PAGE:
PEP was characterized by newly started or exacerbated abdominal pain and a serum amylase level of at least 3 times higher than the normal value within a 24-h period postprocedure.
All tests were carried out with SPSS version 20 (SPSS Inc., Chicago, IL, USA) software. Chi-square test and independent t-test were used for comparing categorical and nominal data. An independent t-test was subsequently used to compare serum amylase and lipase levels between 2 groups (Group A – patients without evidence of PEP and Group B – patients with evidence of PEP). The receiver operating characteristic (ROC) analysis was applied to find the predictive score of amylase and lipase levels for PEP, 2 and 4 h after ERCP. Statistical significance was set as P < 0.05.
This study was approved by the Human Research Committee at Medical University of Isfahan and written informed consent was obtained from all patients (Research Project number: 393488).
| Results|| |
We studied 300 patients (mean age 60.5 ± 16.3 years, 50.3% [n = 151] male [mean age 63.2 ± 14.2], 49.7% [n = 149] female [mean age 57.8 ± 17.7]) who underwent diagnostic and therapeutic ERCP procedures. PEP occurred in 35 (11.7%) patients. Conservative treatment led to the improvement of all the patients who developed PEP; no deaths were recorded. The mean age of the patients was 51.3 ± 14.4 years in the group with PEP and 61.5 ± 16.3 in the group without PEP. An independent t-test demonstrated that patients of a younger age had a higher risk factor of PEP (P< 0.001). The male to female ratio of patients with PEP was 17:18. The analyses indicated that there was no correlation between PEP and patient's gender (P = 0.82).
According to the analyses, the mean serum concentrations of amylase in the group with PEP were 729.11 ± 77.72 IU/L (ranged from 93 to 1805 IU/L) 2 h after ERCP, and 1531.77 ± 105.42 IU/L (ranged from 600 to 3065 IU/L) 4 h after ERCP. The patients with PEP had higher amylase levels 2- and 4-h post-ERCP than patients without evidence of PEP (P< 0.001) [Table 1]. Using ROC curve for 2-h post-ERCP serum amylase showed that the area under the curve (AUC) was 0.947, which indicated that the determined test was an appropriate predictor of PEP [Figure 1]. The 2-h serum amylase cutoff values for predicting PEP was 241 IU/L, with a sensitivity of 90%, and a specificity of 87.5% that exhibited a very high negative predictive value (NPV) of 98.7% [Table 2]. As a result, the cutoff scores of 2.5 times the upper limit of normal (ULN) at our study center were found useful for ruling PEP out.
|Table 1: Pancreatic enzymes 2- and 4-h postendoscopic retrograde cholangiopancreatography|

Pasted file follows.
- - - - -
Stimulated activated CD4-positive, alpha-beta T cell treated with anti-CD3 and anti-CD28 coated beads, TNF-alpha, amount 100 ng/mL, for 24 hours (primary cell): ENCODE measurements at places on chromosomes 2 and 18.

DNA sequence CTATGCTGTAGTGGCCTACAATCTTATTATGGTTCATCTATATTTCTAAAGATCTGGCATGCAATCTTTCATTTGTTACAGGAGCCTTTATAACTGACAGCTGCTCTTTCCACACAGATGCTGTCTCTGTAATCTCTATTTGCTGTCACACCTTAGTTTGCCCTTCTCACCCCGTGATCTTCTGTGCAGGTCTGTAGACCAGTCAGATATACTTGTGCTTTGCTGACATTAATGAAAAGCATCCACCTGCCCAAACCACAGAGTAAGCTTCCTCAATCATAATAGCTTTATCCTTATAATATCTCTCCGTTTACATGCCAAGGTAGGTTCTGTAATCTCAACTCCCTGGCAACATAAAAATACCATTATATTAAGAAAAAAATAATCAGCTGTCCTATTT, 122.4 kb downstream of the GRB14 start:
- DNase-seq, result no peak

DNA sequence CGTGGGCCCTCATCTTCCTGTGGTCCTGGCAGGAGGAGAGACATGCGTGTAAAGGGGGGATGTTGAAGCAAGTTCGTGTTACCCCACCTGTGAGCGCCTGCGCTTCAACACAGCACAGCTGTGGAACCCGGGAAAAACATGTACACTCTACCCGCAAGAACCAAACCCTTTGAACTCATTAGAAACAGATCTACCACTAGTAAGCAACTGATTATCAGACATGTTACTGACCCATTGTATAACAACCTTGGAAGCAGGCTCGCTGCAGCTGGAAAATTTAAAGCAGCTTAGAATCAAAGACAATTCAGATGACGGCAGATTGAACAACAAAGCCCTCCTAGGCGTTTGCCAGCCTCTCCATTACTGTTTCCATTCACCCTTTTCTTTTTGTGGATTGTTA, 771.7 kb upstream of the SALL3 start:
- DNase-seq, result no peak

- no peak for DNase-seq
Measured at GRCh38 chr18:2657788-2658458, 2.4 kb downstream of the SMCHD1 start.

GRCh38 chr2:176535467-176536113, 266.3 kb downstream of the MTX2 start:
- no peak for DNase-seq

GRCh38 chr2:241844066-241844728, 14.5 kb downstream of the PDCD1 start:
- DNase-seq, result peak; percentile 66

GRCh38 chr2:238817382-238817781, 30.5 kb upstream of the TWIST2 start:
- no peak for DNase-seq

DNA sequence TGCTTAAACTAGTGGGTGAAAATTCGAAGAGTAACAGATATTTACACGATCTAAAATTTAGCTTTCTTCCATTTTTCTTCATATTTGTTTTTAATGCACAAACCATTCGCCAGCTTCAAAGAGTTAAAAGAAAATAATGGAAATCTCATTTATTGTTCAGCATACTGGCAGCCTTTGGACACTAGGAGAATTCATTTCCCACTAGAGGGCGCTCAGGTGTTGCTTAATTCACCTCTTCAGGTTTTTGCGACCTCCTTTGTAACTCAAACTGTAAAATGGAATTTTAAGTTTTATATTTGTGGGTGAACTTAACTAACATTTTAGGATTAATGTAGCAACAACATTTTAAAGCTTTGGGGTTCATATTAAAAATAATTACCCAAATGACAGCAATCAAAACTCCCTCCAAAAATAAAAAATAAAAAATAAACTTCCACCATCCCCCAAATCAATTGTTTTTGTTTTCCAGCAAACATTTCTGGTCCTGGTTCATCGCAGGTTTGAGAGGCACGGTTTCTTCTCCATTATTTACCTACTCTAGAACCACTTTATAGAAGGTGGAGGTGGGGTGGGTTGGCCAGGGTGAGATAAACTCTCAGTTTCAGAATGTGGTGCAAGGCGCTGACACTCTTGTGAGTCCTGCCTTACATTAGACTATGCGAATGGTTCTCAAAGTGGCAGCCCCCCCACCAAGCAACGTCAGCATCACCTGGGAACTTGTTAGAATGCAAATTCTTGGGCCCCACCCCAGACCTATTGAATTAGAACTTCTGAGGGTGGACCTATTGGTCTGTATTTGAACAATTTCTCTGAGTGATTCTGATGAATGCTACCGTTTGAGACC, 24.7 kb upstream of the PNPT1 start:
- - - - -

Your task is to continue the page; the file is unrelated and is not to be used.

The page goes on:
Click here to view
|Figure 1: Receiver operating characteristic curve for 2- and 4-h postendoscopic retrograde cholangiopancreatography serum amylase and lipase levels as a predictor of postendoscopic retrograde cholangiopancreatography pancreatitis|
Click here to view
|Table 2: Area under curve, sensitivity, specificity, positive and negative predictive values by cutoff values of serum amylase and lipase 2- and 4-h postendoscopic retrograde cholangiopancreatography|
Click here to view
In addition, we found out that PEP can be predicted by the 4-h serum amylase at a cut point of 839.5 IU/L (8 times the ULN) with a sensitivity of 97.1% and specificity of 95.1% (AUC = 0.978) [Figure 1] and [Table 2]. This cut point was found to be beneficial for directing preventive therapy of PEP with a good positive predictive value (PPV) of 72.3%. Furthermore, the 4-h serum amylase levels at a cut point of 1.5 times the ULN had very high NPVs (100%), which means useful for safe discharge of outpatients who underwent ERCP procedures.
Based on the analyses, the 2-h serum lipase levels at cut point of 216 IU/L had the best sensitivity (97.1%) and NPVs (99.6%) for the exclusion of PEP (AUC = 0.954). The 4-h serum lipase at cutoff levels of 10 times, the ULN demonstrated the same sensitivity (97.1%) but more specificity (94.7%) [Figure 1] and [Table 2].
| Discussion|| |
Acute pancreatitis is the most common and serious complication of ERCP, which would result in considerable morbidity, and sometimes even mortality. The mechanisms that would generate PEP are complex and have not been fully recognized yet. Its incidence varies from 5% to 10%,, and up to 25% in those with suspected Sphincter of Oddi More Details dysfunction (SOD) or in those with a history of PEP. The incidence of PEP was 11.6% in our study patients as a whole.
Based on the previous studies, suspected or known SOD, young age, female gender, and previous history of pancreatitis have been found to be independent risk factors for PEP.,, In a large case–control study of 12718 ERCP procedures, the independent risk factors were young age, female gender, prolonged procedure time, and elective ERCP. We found that younger age increased the risk for PEP, which is consistent with multiple previous studies.,,,,, Contrary to previous studies,,,,, the incidence rate of PEP in female individuals was not higher than that of male individuals in our study.
As we know, PEP might be recognized early after the procedure by assessing the serum amylase or lipase levels.,, Observational studies have found that serum amylase or lipase values <1.5 and 4 times the ULN, respectively, obtained 2–4 h post-ERCP have a very high NPV for PEP. Therefore, guidelines have suggested to test serum amylase or lipase 2–6 h after ERCP procedures in patients suffering from abdominal pain and who are to be discharged on the day of ERCP; the patients can be discharged safely if serum amylase or lipase values are less than these cutoffs., A study involving 231 patients who underwent ERCP had determined that 2-h serum amylase and lipase levels were more accurate in distinguishing nonpancreatitis abdominal pain from PEP. This was in contrast to clinical assessment, which was unreliable. Serum amylase values below 276 IU/L and lipase values below 1000 IU/L were useful in ruling out PEP with NPV of 0.97 and 0.98, respectively. Ito et al. found that PEP was associated with an increase in serum amylase level greater than twice the ULN at 3 h after ERCP procedures with an elevation at 6 h. Therefore, when serum amylase level is more than 2 times, the normal limit at 3 h after the procedure, measurements of serum amylase should be repeated at 6 h after ERCP; a decrease in serum amylase levels at 6 h suggests a low probability of PEP.